Environmentally Friendly Cleaning Products

Ever on the look out for cleaning supplies that are plant friendly, we found some that are made of plant materials. Non-toxic, biodegradable, grey water recycling friendly, and no waste. Even the packaging is made from recycled materials. They have everything from glass cleaner and bathroom cleaners to vegetable washes. We are using the Glass & Window Cleaner, All-Purpose Cleaner, and the Bathroom & Odor Neutralizing Cleaner. Our package came with a re-usable spray bottle. Just mix the crystals with water and spray. Made in the USA was a bonus!

Our Glass and Glass & Window Crystals Compound Additive cleans without streaks and uses no harsh chemicals. Excellent for effectively cleaning glass, mirrors, chrome, and other hard surfaces around your home.

Comes in packages of 1, 3 and 12

From our clamshell packaging made from recycled materials to our biodegradable and water soluble sachets of crystallized cleaning concentrate, Bio Green Crystals are the most environmentally friendly products available.

Bio Green Crystals is proudly made in the USA, by both Union and non-union workers.

Bio+Green Crystals are revolutionary new compounds. Products in water-soluble pouches containing premeasured amounts of powdered concentrates. When immersed in the water, pouch and powder dissolve formulating a precise cleaning solution for specific cleaning purposes. Bio+Green Crystals are proud to be ZERO-WASTE products.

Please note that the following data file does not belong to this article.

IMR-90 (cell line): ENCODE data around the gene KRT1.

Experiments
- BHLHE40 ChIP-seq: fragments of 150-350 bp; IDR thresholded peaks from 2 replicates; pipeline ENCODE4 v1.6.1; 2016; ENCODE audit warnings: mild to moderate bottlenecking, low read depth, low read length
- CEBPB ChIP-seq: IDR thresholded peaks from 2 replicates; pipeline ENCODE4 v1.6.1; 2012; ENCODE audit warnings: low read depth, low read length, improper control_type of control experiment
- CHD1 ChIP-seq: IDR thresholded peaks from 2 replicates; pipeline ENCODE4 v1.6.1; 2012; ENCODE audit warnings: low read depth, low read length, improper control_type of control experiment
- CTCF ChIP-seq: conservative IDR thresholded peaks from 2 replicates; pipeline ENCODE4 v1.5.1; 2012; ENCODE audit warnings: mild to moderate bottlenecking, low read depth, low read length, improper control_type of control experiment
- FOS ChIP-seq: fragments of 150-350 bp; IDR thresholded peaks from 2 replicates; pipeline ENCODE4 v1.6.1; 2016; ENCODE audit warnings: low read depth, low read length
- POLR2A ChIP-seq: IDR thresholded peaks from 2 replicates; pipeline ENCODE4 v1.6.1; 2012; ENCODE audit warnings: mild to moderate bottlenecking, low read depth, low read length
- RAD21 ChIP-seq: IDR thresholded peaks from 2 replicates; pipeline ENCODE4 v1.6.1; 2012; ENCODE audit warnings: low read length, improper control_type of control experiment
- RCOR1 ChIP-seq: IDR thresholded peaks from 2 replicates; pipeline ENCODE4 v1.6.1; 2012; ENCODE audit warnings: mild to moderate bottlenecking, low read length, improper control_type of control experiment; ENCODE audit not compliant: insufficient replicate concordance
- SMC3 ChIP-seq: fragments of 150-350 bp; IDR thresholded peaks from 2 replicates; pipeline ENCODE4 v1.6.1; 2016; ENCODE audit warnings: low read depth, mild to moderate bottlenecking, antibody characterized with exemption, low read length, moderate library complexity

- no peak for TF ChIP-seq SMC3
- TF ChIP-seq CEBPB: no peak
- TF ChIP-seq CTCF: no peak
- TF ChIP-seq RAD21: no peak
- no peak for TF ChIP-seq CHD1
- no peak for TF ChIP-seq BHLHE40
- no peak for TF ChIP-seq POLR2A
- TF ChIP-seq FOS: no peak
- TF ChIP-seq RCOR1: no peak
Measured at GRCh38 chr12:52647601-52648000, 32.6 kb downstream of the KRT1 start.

Crystal Additives and Boosters can be added to any type of cleaner.

Bio+Green Crystals refills are the safest and most eco-friendly cleaners on the market.

They generate zero waste, 100% biodegradable product and carrier reduce your secondary carbon footprint at home, the office and everywhere else they are used.

These products achieve a carbon footprint reduction throughout the entire supply chain.

Bio+Green Crystals are sustainably manufactured and can help your company reduce waste

We can help you save water, save energy and reduce waste:
Environmentally the Bio+Green Crystals are the only true zero waste product on the market. When one weighs the enormous benefit of Bio+Green Crystals with today’s demand for environmental consciousness, added safety and overall value; bio+green crystals are simply the greenest choice for the planet.

Every time you use a bio+green crystal refill, you are conserving 20-40 Megajules of energy and countless amounts of water.
If your Company really wants to save, then do the math on your waste!
* This is the energy and water used to make the plastic bottle and sprayer from manufacture to disposal.


Off the Grid and On the Cloud

Our friend Nick Rosen, Author and director of off grid books and videos, is working on another project. His previous work on people who live off grid and why they choose to so met with critical acclaim. See Off the Grid: Inside the Movement for More Space, Less Government, and True Independence in Modern America.